Having gotten over the initial onslaught of the novel coronavirus, many Americans may have a sense of confidence that the worst is behind them. Certainly, the broader hospitality and services industry is hoping that’s the case.
Restaurant stocks in particular suffered brutally when Covid-19 ceased to be an exotic foreign problem. But through grit and ingenuity, many eateries managed to survive and some outright thrived.
But how long can this critical air pocket last amid this once-in-a-century pandemic? Yes, many businesses that focus on sit-down customers have shifted to outdoor dining. But that has been a hit-or-miss affair. Frankly, the idea of sitting in a parking lot doesn’t appeal to many diners, who prefer the ambiance of indoor dining. Further, as The Washington Post noted, when winter weather hits, that may pose serious challenges for restaurant stocks.
I think it’s fair to say that the U.S. government has lost control of the coronavirus pandemic. Earlier in the crisis, White House health advisor Dr. Anthony Fauci consistently talked about flattening the infection curve. Well, looking at data from the Centers for Disease Control and Prevention, we’ve done anything but flatten the curve. On Nov. 16, the seven-day moving average of new daily Covid-19 infections breached the 157,000 case level.
It’s possible that Americans are letting their guard down too quickly. Hopefully, we can get through this surge of coronavirus cases without too much damage and loss of life. But if not — and we should really prepare for this possibility — these restaurant stocks may face severe challenges.
- Dave & Buster’s Entertainment (NASDAQ:PLAY)
- Drive Shack (NYSE:DS)
- Cracker Barrel Old Country Store (NASDAQ:CBRL)
- The Cheesecake Factory (NASDAQ:CAKE)
- Darden Restaurants (NYSE:DRI)
- Brinker International (NYSE:EAT)
- Ruth’s Hospitality Group (NASDAQ:RUTH)
On a final note, it’s important to realize that this isn’t necessarily a list of restaurant stocks to sell. With such a dynamic situation from health, social, economic and political angles, it’s too early to say which companies are done for. Rather, please treat this write-up as an example of organizations that face an uphill climb if we can’t contain the coronavirus.
Dave & Buster’s Entertainment (PLAY)
Although not one of the pure restaurant stocks, Dave & Buster’s Entertainment certainly has a Chuck E. Cheese for adults vibe. Following its market debut, PLAY stock jumped higher as the underlying business represented a great way for workers to mingle after hours or for friends to be introduced to new people. Unfortunately, the novel coronavirus has really put a damper on this high-contact business model.
True, PLAY stock noticeably increased in market value as it became apparent that Joe Biden will be the next President. As well, it doesn’t hurt that coronavirus vaccines from Pfizer (NYSE:PFE) and Moderna (NASDAQ:MRNA) have demonstrated a high level of effectiveness in early studies. However, that doesn’t necessarily mean that Dave & Buster’s is in the clear.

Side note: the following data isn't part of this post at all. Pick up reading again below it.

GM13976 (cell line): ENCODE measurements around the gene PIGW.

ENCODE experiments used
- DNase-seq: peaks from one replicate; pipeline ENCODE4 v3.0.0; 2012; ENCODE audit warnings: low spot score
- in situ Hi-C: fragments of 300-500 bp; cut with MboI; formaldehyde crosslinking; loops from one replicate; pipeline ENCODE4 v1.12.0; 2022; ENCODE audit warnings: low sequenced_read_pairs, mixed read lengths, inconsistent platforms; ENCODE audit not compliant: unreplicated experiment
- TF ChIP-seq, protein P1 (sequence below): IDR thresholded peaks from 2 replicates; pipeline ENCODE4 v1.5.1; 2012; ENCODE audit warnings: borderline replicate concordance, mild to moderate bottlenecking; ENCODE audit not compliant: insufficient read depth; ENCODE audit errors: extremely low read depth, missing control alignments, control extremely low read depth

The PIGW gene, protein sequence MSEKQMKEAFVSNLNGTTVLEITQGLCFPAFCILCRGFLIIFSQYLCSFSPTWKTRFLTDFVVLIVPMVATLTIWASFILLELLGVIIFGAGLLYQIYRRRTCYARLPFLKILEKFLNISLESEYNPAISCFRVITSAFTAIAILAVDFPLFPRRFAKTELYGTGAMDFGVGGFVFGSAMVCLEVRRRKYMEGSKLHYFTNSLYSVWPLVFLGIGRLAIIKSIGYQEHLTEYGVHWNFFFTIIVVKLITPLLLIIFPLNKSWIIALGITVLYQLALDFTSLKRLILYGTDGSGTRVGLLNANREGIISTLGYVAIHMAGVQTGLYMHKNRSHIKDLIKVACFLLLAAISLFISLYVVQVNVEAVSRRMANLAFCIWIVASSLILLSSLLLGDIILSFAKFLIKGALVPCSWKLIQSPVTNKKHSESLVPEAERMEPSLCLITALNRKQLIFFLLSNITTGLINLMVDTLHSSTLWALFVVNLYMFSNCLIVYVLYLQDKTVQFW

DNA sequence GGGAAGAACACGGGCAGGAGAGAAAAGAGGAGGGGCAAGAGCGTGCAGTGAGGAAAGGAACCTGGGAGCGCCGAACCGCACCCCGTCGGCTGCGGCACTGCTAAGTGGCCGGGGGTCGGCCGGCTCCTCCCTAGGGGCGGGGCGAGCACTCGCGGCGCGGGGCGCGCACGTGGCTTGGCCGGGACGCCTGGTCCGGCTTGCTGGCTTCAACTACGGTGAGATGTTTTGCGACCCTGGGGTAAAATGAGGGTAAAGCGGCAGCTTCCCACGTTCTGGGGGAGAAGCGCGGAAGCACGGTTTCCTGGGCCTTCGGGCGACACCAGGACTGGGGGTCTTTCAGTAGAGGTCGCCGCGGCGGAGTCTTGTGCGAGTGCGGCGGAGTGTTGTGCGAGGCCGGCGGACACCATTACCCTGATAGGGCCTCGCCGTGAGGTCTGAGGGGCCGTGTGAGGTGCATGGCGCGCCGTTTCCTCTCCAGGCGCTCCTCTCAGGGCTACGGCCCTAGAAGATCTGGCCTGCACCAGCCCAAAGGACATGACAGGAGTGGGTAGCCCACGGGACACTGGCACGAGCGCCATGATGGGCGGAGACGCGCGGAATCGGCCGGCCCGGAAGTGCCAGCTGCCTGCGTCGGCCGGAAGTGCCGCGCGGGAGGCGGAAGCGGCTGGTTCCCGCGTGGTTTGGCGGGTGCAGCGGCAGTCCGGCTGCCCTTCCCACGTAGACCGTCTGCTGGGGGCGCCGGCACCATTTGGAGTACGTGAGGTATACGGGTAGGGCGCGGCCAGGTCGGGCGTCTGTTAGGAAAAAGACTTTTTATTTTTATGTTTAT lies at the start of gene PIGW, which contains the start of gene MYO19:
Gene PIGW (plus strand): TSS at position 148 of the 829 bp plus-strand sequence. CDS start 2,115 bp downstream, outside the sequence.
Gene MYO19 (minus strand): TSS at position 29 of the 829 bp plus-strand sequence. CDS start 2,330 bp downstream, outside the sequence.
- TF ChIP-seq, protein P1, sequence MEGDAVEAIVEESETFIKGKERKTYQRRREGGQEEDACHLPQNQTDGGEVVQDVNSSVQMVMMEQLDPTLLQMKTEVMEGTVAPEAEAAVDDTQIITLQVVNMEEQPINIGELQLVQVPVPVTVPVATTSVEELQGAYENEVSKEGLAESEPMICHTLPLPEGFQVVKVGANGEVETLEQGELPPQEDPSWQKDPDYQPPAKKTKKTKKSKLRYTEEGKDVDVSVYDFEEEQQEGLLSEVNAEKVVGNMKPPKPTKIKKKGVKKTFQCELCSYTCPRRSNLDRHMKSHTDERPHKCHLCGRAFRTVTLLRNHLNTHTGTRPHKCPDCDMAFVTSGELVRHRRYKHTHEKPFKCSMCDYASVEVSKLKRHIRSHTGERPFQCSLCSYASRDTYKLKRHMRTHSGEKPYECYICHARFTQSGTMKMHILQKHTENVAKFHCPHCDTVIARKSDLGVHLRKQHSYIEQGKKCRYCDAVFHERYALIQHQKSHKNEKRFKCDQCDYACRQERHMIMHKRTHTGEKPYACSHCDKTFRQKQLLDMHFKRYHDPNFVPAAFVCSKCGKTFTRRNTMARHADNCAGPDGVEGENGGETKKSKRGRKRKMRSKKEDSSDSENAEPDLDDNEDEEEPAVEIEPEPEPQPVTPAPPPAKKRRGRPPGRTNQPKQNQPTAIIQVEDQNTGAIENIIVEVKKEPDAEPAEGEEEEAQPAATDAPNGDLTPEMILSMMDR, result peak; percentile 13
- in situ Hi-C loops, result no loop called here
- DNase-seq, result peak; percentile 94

First, the Biden administration must get a handle on the pandemic. Unfortunately, that’s much easier said than done. Plus, he’ll be taking over at an unideal time, when cases have soared to record highs. Second, while the vaccine developments are encouraging, you still have to get over a critical roadblock: Convincing millions of Americans to actually take it.
Given how much conspiracy theories have dominated the political discourse, this is going to be a huge obstacle. Therefore, I’d be cautious about buying into restaurant stocks that have a similar business model to Dave & Buster’s.
Drive Shack (DS)
Personally, I’m not a big fan of golf, unless we’re talking about miniature golf. However, this is the sport of big-wig executives and the “normals” that constitute America’s countless cubicles. Combine three levels of interactive golf, mixed in with food, drinks and games, and you have yourself Drive Shack. Essentially, this is Dave & Buster’s for the C-suite crowd — and the people who want to kiss up to them.
Not surprisingly, Drive Shack was one of the more compelling Great Recession recovery plays among restaurant stocks. With the economy building back from the housing and equity market collapse, DS stock represented forward-thinking contrarianism. However, this time around may be different and to a significant magnitude. That’s because the pandemic isn’t just a health crisis, of course, but an economic one.
Beyond that, it’s a distinct kind of economic crisis, one that’s forced people to work from home because of the health threat. That inflicts a double whammy on DS stock because it disincentivizes customers from going to Drive Shack, even if their financial situation could afford the expense.
Sadly, the massive surge in coronavirus cases is exactly what Drive Shack didn’t need, making it one of the restaurant stocks to avoid until the pandemic fades.
Cracker Barrel Old Country Store (CBRL)
Specializing in a Southern country theme, Cracker Barrel Old Country Store is distinct among restaurant stocks. If you want a taste of Americana, this would be it. However, because of its theme, it’s not to everyone’s taste, particularly with the younger and more diverse demographic. Therefore, it’s not surprising that CBRL stock hasn’t moved much in the recent years leading into the pandemic.
As another example, I live in the very liberal state of California. One of the closest Cracker Barrels to me is actually in a different state, conservative (leaning) Arizona. Further, given equality-based controversies surrounding CBRL stock, let’s just say that Cracker Barrel has a reputation. Unfortunately for management, negative PR that just came to light doesn’t help out matters.
Now, before you start typing and accuse me of presenting Cracker Barrel in a negative light, please note that this isn’t my intention at all. Rather, I’m just looking at this situation from an investor’s perspective. Cracker Barrel had already courted controversies before the pandemic. With the present disruption, it’s certainly not bolstering the company’s image.